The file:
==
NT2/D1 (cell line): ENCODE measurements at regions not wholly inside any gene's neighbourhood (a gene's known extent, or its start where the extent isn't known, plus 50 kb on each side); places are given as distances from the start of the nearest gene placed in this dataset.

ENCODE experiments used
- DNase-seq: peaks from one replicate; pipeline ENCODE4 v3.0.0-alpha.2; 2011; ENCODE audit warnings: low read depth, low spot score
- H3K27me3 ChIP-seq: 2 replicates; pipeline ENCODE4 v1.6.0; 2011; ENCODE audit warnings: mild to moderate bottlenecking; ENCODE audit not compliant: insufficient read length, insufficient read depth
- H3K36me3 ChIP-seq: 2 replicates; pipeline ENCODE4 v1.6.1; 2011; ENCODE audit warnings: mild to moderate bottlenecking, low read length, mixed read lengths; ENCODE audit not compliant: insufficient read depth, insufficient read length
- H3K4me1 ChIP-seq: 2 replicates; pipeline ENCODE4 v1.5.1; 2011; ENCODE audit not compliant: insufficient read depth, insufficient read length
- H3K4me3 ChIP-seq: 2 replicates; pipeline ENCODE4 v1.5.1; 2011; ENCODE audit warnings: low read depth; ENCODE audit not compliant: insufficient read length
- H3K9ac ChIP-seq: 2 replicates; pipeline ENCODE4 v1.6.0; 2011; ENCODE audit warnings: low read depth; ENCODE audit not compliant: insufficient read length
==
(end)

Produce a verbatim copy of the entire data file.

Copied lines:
NT2/D1 (cell line): ENCODE measurements at regions not wholly inside any gene's neighbourhood (a gene's known extent, or its start where the extent isn't known, plus 50 kb on each side); places are given as distances from the start of the nearest gene placed in this dataset.

ENCODE experiments used
- DNase-seq: peaks from one replicate; pipeline ENCODE4 v3.0.0-alpha.2; 2011; ENCODE audit warnings: low read depth, low spot score
- H3K27me3 ChIP-seq: 2 replicates; pipeline ENCODE4 v1.6.0; 2011; ENCODE audit warnings: mild to moderate bottlenecking; ENCODE audit not compliant: insufficient read length, insufficient read depth
- H3K36me3 ChIP-seq: 2 replicates; pipeline ENCODE4 v1.6.1; 2011; ENCODE audit warnings: mild to moderate bottlenecking, low read length, mixed read lengths; ENCODE audit not compliant: insufficient read depth, insufficient read length
- H3K4me1 ChIP-seq: 2 replicates; pipeline ENCODE4 v1.5.1; 2011; ENCODE audit not compliant: insufficient read depth, insufficient read length
- H3K4me3 ChIP-seq: 2 replicates; pipeline ENCODE4 v1.5.1; 2011; ENCODE audit warnings: low read depth; ENCODE audit not compliant: insufficient read length
- H3K9ac ChIP-seq: 2 replicates; pipeline ENCODE4 v1.6.0; 2011; ENCODE audit warnings: low read depth; ENCODE audit not compliant: insufficient read length